The United Kingdom has his a historic wind energy milestone, reaching a total installed capacity of 20 gigawatts. The opening of the Walney Extension off the coast of Cumbria earlier this month tipped the total over the 20 GW mark.
Wind power is the biggest source of renewable energy in the UK, with the total capacity now standing at 20,128 MW – or just over 2 GW
The country’s first commercial onshore windfarm went operational in 1991 in Delabole, Cornwall
The first commercial offshore windfarm started generating in 2000, off the coast of Blyth in Northumberland
Total capacity was just 1GW in 2005 and 5GW in 2010, before rapidly expanding to 10GW in 2013
According to the trade body RenewableUK, wind power has enough capacity to meet the needs of 14 million homes.
Commenting on the announcement, RenewableUK’s Executive Director Emma Pinchbeck said:
“It took 19 years to install the first 5GW of wind energy in the UK and we’ve now installed the same amount in under two years. That phenomenal growth shows just how quickly the UK is moving to a smart, low carbon power system and wind energy is at the heart of that.”
“Over half of the UK’s wind energy capacity is onshore, which is the cheapest option for new power. However, Government policy preventing onshore wind from competing for new power contracts means that consumers will miss out on low-cost power that will keep bills down.”
“It was the opening of the world’s largest offshore wind farm that has took us over the 20GW mark. We’re confident that offshore wind alone can reach at least 30GW by 2030 to become the backbone of a clean, reliable and affordable energy system.”
The European Offshore Wind Deployment Centre (EOWDC) was officially opened this week by Scottish First Minister Nicola Sturgeon. The 11 turbine system was developed by the Swedish company Vattenfall, and is said to be the most powerful in the world.
Scotland is already home to several onshore and offshore windfarms, and despite its relatively small size the country is a world leader when it comes to renewable energy.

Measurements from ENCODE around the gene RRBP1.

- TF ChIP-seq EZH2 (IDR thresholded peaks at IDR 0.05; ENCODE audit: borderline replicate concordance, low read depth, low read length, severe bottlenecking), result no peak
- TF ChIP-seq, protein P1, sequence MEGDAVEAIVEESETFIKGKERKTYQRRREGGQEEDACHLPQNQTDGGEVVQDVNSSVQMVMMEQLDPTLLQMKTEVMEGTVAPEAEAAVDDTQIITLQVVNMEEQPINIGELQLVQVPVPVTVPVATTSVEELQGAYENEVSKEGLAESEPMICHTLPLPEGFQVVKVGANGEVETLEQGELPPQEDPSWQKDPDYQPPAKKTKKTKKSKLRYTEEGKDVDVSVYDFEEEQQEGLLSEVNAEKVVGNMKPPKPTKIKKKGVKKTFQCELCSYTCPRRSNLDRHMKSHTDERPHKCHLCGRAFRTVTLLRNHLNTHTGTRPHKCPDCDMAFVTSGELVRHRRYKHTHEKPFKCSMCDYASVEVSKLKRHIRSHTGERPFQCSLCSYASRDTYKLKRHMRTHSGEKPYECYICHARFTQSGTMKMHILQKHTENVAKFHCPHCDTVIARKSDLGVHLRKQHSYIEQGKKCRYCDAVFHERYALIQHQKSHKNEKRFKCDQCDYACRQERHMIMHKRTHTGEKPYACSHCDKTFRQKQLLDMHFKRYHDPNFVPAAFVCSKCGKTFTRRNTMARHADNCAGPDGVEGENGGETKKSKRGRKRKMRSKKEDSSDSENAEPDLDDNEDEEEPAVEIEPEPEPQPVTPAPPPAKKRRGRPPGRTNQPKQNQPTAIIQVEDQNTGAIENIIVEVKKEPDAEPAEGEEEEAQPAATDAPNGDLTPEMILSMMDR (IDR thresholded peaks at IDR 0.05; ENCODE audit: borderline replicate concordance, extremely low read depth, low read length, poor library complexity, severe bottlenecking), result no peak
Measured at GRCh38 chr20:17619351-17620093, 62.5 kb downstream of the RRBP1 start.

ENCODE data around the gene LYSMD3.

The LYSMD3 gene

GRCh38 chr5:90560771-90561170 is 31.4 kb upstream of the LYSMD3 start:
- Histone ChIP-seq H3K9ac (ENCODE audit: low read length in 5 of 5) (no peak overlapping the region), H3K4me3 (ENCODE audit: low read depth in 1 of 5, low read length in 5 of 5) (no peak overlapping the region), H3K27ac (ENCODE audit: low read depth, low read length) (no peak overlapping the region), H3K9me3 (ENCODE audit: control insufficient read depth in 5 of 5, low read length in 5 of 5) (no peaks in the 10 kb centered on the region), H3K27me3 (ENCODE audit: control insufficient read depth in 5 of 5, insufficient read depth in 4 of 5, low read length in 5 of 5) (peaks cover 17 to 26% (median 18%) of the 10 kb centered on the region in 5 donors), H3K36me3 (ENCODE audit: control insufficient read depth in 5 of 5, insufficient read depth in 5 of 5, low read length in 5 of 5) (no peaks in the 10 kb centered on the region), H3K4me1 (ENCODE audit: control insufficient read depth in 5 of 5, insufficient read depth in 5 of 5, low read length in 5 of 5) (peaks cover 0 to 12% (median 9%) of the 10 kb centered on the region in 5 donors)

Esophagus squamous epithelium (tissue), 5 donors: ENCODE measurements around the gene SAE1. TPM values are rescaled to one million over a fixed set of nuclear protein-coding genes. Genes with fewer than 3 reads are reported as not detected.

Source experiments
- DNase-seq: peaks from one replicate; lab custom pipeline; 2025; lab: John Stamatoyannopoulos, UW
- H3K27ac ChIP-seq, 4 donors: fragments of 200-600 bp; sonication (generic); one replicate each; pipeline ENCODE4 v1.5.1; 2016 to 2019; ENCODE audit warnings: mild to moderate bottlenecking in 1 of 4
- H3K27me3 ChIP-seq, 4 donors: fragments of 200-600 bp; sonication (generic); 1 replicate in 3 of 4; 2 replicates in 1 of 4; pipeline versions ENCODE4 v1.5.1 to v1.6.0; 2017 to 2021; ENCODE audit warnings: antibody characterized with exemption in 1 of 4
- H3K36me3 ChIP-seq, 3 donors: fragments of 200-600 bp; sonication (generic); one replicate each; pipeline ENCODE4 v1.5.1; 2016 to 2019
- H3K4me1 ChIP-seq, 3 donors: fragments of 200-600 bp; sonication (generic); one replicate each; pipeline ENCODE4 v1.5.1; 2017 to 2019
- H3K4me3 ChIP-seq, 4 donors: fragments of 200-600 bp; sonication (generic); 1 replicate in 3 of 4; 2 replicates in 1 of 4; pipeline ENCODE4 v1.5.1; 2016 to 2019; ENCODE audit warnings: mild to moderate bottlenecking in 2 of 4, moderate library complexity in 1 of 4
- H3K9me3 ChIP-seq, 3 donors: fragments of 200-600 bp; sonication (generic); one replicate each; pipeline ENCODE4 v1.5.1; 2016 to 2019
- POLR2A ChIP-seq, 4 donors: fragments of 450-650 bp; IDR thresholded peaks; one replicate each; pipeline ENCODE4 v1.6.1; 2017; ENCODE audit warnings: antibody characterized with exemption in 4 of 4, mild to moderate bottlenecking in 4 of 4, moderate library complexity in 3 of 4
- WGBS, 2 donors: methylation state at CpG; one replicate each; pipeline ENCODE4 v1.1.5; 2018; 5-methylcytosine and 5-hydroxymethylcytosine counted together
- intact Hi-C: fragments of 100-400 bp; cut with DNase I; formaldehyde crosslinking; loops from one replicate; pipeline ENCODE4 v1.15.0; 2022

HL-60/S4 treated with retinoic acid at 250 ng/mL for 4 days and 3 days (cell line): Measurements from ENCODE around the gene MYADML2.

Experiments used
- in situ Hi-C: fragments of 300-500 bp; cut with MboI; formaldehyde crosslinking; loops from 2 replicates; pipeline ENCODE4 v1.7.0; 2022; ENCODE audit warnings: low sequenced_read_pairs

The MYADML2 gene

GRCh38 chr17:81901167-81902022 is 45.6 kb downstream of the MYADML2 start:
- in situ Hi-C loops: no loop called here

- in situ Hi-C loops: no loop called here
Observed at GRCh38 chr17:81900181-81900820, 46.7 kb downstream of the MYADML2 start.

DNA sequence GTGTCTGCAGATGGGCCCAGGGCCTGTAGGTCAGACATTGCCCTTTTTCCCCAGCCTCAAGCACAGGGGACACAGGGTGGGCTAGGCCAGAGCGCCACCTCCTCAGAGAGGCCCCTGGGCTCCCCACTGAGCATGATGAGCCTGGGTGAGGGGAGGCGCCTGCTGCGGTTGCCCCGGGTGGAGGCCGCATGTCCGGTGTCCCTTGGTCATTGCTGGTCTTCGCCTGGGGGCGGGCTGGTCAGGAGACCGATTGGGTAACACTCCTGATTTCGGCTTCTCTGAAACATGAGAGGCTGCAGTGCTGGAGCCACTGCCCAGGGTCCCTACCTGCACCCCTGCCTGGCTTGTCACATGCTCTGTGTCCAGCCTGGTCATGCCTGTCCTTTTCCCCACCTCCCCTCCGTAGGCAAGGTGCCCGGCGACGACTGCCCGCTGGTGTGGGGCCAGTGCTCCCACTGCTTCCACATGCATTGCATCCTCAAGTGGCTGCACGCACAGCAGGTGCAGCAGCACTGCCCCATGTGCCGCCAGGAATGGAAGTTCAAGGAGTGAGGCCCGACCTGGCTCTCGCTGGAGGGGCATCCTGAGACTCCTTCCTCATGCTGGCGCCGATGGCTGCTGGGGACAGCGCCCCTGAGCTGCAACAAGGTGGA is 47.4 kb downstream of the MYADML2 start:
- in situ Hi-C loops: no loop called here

The new development has a total generating capacity of 93.2 MW – enough to supply around 70% of the domestic energy demand in nearby Aberdeen, or the equivalent of 80,000 homes.
The project was briefly in the international spotlight back in 2015 when Donald Trump, then a US presidential candidate, attempted to block planning permission for the site claiming it would spoil the view from his Aberdeenshire golf course.
Nicola Sturgeon was joined by over 100 business leaders and dignitaries for the opening ceremony, held on board a NorthLink Ferry in the North Sea.
Ms Sturgeon said: “I am proud that as part of this groundbreaking project, the world’s most powerful offshore wind turbines are now up and running in Scotland.”
“The European Offshore Wind Deployment Centre will maintain Scotland’s reputation for innovation in low-carbon and renewable energy development and deployment.”
“A single rotation of one of these 8.8mw turbines will generate enough energy to power a home for 24 hours, which truly shows the potential of this technology to strengthen Scotland’s renewable energy-generating capacity in the future.”
The site began producing power in July, ahead of the official opening in September.
The groundbreaking design can capture wind energy from any direction – including vertically. The creators of the O-Wind hope that the compact design will be effective in urban areas where traditional turbines can’t be used.
Conventional wind turbines can only really capture wind coming from a single direction. Due to this and their large size, they are better suited to wide open spaces where winds are predictable.
The O-Wind by contrast is a mere 25cm wide and can capture wind energy in all 3 dimensions, allowing it to take advantage of the abundant winds found in cities. No matter which direction the wind approaches from, the ball will always rotate the same way, driving a generator and producing electricity.
O-Wind was developed by Nicolas Orellana and Yaseen Noorani, who are both MSc students at Lancaster University. They believe that the concept is at least five years away from commercial production, but it could revolutionise the energy industry once it gets there. The design is a National Winner of the prestigious James Dyson Award.
Inspiration from NASA
Long before the O-Wind came to be, the team behind it were interested in using wind-driven balls to explore Mars. A prototype model was able to harness unpredictable winds and use the energy to travel forwards in a straight line. In a test it managed to travel 7km across the Atacama Desert in South America.
It soon became clear that the technology could have multiple uses, and the potential for generating clean energy was explored.
Lancaster University are busy testing, optimising and refining the O-Wind to maximise its efficiency. They hope that the technology could be used to power apartments, motorhomes, boats and other stand-alone structures. They are also exploring the possibility of using the O-Wind to capture wave & tidal energy.
Of all the electricity used in the first quarter of 2018, over 30% came from renewable sources – according to new figures from the Department for Business, Energy, and Industrial Strategy (BEIS) released last week.